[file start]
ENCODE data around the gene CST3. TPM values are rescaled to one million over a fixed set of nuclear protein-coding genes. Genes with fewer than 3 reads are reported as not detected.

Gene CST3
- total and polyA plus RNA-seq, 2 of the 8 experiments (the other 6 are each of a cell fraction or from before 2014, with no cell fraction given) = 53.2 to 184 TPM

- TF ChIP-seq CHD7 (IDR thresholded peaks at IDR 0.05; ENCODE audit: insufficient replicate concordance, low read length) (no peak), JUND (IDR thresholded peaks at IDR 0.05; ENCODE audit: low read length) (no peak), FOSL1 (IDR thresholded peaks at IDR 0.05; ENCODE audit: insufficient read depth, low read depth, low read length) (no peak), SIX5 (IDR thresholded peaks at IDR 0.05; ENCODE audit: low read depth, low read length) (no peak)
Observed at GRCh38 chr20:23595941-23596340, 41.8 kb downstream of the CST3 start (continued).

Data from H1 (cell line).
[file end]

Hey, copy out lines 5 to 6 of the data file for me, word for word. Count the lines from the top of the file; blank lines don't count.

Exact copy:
Observed at GRCh38 chr20:23595941-23596340, 41.8 kb downstream of the CST3 start (continued).

Data from H1 (cell line).